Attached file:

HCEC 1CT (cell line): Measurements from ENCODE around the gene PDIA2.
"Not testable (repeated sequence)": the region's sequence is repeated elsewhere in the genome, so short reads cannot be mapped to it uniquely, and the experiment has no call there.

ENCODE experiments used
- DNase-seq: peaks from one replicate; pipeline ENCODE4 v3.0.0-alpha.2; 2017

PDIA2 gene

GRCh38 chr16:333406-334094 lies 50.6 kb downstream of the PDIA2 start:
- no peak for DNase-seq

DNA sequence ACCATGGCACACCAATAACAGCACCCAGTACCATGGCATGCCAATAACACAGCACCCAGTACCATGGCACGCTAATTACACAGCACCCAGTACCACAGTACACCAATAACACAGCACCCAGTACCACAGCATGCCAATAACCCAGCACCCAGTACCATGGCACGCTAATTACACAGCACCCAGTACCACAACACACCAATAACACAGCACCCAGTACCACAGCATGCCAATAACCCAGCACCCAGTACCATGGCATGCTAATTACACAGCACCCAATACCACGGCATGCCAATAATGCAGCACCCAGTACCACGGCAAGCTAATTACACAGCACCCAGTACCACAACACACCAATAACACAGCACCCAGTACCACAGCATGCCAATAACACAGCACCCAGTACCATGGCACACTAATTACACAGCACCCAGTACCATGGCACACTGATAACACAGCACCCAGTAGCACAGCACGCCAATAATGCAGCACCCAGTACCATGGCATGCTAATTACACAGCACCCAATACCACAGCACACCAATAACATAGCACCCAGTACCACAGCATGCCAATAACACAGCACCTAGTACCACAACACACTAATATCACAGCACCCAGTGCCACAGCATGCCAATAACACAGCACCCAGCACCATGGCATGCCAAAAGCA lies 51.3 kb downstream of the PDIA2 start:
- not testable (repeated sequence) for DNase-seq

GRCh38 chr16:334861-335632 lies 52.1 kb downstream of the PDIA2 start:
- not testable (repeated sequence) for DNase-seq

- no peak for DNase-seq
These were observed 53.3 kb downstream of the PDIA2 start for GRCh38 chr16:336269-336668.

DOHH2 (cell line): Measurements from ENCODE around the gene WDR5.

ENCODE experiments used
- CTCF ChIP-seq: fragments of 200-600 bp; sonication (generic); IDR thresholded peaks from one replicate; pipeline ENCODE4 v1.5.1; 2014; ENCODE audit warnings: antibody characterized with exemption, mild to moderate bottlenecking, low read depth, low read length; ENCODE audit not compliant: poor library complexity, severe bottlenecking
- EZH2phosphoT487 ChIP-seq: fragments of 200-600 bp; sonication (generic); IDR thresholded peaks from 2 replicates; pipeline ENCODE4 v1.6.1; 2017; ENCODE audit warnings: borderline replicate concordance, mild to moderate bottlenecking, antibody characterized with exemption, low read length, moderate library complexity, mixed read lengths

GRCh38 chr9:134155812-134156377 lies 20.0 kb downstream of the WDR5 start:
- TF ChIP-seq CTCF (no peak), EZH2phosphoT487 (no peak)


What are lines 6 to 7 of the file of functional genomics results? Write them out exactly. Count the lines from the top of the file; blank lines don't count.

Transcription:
GRCh38 chr16:333406-334094 lies 50.6 kb downstream of the PDIA2 start:
- no peak for DNase-seq